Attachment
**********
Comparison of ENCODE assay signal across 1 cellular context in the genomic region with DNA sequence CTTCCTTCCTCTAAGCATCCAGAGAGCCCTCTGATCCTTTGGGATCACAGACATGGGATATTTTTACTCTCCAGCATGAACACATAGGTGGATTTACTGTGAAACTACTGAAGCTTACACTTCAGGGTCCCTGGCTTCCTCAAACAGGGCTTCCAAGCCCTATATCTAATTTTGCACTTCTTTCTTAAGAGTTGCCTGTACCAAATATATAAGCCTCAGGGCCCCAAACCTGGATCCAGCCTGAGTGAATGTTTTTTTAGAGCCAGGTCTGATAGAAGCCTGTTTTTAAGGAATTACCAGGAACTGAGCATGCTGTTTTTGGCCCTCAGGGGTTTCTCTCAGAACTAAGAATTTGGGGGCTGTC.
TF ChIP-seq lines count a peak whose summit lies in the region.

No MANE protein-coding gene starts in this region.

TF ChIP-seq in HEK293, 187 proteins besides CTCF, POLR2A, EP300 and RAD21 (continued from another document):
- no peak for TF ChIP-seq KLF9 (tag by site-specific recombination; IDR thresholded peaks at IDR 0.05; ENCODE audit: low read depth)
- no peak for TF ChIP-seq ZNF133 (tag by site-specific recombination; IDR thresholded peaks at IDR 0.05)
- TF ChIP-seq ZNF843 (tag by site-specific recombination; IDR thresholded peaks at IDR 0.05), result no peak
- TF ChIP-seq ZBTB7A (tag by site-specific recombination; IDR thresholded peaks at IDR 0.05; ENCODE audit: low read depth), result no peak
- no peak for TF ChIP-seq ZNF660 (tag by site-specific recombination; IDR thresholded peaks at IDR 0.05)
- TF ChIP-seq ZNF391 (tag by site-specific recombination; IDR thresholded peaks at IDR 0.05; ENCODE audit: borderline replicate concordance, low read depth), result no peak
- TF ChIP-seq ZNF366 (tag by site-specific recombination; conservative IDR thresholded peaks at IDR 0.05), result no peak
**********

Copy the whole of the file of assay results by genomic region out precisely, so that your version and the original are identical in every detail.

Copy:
Comparison of ENCODE assay signal across 1 cellular context in the genomic region with DNA sequence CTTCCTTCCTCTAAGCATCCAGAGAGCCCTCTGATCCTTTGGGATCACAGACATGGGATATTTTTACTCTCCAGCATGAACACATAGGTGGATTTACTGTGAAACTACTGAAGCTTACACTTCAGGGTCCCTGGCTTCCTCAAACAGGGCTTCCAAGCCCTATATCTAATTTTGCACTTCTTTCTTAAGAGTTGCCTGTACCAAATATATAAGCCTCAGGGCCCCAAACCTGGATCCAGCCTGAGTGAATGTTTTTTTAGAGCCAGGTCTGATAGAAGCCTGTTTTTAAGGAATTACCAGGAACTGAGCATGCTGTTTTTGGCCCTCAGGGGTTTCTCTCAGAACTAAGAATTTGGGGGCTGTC.
TF ChIP-seq lines count a peak whose summit lies in the region.

No MANE protein-coding gene starts in this region.

TF ChIP-seq in HEK293, 187 proteins besides CTCF, POLR2A, EP300 and RAD21 (continued from another document):
- no peak for TF ChIP-seq KLF9 (tag by site-specific recombination; IDR thresholded peaks at IDR 0.05; ENCODE audit: low read depth)
- no peak for TF ChIP-seq ZNF133 (tag by site-specific recombination; IDR thresholded peaks at IDR 0.05)
- TF ChIP-seq ZNF843 (tag by site-specific recombination; IDR thresholded peaks at IDR 0.05), result no peak
- TF ChIP-seq ZBTB7A (tag by site-specific recombination; IDR thresholded peaks at IDR 0.05; ENCODE audit: low read depth), result no peak
- no peak for TF ChIP-seq ZNF660 (tag by site-specific recombination; IDR thresholded peaks at IDR 0.05)
- TF ChIP-seq ZNF391 (tag by site-specific recombination; IDR thresholded peaks at IDR 0.05; ENCODE audit: borderline replicate concordance, low read depth), result no peak
- TF ChIP-seq ZNF366 (tag by site-specific recombination; conservative IDR thresholded peaks at IDR 0.05), result no peak